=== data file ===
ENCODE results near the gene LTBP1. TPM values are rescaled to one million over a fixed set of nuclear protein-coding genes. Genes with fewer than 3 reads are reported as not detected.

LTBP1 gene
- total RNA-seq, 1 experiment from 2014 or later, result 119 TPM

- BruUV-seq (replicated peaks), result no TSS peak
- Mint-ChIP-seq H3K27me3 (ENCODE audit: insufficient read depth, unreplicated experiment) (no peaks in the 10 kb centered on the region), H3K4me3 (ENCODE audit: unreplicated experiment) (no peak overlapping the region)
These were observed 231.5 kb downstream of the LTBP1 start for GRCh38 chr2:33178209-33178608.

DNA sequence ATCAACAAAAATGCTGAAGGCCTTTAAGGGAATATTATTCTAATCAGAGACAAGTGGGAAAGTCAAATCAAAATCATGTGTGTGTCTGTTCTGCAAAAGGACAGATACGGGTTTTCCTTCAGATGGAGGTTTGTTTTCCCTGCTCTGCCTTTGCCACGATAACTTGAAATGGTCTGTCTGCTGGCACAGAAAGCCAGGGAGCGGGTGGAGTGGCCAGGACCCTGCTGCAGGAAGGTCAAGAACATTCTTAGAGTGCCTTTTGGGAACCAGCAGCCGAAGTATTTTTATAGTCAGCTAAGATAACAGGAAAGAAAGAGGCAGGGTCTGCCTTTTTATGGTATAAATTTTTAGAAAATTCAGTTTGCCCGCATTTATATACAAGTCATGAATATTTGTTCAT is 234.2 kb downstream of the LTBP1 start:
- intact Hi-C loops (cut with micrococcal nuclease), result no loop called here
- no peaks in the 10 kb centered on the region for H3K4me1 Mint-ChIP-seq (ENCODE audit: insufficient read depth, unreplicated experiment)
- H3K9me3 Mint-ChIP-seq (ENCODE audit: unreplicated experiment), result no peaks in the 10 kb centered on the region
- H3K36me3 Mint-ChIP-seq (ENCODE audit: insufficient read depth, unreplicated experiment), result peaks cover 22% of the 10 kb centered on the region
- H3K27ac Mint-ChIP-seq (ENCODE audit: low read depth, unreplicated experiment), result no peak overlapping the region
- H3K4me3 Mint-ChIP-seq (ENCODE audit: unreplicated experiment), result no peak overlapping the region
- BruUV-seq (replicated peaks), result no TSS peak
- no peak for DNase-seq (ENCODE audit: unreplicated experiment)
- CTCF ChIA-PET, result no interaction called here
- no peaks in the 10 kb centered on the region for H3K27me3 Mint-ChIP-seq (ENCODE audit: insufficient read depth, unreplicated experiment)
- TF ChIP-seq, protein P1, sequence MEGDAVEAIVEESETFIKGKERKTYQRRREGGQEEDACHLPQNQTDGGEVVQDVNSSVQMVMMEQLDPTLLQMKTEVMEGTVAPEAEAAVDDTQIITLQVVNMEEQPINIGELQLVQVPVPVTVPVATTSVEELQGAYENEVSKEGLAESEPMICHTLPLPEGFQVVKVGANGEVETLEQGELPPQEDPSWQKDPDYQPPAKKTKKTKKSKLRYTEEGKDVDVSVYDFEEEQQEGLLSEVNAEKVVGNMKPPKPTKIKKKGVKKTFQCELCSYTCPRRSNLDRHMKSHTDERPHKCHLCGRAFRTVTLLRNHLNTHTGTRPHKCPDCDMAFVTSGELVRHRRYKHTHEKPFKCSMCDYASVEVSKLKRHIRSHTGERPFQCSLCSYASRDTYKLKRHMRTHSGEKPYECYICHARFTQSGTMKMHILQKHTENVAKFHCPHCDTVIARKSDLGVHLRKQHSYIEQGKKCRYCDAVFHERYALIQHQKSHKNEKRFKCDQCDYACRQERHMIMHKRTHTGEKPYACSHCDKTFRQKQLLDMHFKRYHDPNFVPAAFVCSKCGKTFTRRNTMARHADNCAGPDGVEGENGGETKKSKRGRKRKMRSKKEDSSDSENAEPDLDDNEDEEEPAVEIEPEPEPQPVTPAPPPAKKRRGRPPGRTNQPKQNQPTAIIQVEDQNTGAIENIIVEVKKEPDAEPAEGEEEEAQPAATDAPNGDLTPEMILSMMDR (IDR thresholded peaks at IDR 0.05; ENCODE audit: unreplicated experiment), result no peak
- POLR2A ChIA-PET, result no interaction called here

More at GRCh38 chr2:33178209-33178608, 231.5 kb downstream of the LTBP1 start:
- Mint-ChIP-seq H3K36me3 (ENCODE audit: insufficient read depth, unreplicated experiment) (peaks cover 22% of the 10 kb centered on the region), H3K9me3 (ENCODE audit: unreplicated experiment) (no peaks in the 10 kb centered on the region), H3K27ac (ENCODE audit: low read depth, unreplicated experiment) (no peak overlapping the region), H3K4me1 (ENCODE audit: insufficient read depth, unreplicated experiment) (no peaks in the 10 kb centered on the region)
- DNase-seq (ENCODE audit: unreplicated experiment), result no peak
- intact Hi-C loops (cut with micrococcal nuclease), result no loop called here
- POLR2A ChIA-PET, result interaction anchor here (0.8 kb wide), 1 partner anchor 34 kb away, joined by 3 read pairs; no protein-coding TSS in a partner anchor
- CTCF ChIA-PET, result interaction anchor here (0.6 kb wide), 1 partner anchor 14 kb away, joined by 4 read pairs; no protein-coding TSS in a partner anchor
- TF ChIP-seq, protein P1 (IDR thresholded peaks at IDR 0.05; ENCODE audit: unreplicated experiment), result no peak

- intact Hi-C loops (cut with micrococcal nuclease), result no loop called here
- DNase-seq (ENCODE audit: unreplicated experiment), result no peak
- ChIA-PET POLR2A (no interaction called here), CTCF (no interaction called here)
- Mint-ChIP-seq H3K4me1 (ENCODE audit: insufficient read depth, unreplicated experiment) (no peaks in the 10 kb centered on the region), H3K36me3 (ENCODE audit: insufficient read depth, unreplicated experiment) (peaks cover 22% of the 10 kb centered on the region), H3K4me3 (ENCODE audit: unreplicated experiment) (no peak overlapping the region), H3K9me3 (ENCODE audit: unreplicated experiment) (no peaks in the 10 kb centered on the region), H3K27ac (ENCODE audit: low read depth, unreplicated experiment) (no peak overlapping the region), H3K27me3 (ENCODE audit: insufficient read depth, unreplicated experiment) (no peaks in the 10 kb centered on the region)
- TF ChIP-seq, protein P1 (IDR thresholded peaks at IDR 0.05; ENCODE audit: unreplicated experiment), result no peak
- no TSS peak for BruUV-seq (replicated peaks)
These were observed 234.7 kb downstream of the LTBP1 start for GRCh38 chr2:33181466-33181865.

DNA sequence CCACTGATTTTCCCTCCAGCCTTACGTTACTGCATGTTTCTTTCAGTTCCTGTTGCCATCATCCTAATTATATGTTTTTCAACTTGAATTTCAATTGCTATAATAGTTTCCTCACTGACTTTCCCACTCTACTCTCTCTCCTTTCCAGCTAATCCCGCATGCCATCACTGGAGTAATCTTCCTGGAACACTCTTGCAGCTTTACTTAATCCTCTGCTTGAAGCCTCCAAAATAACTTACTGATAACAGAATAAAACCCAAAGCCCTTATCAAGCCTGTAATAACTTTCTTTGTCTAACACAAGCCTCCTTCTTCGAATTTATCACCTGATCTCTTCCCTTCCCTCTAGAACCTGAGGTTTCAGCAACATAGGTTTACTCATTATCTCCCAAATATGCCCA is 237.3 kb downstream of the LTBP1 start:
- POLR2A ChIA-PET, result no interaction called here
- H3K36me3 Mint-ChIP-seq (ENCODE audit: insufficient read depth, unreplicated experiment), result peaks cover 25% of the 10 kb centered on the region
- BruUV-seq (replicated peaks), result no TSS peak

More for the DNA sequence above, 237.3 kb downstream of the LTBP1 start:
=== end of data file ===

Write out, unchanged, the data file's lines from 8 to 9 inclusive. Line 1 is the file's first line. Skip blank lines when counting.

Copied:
- intact Hi-C loops (cut with micrococcal nuclease), result no loop called here
- no peaks in the 10 kb centered on the region for H3K4me1 Mint-ChIP-seq (ENCODE audit: insufficient read depth, unreplicated experiment)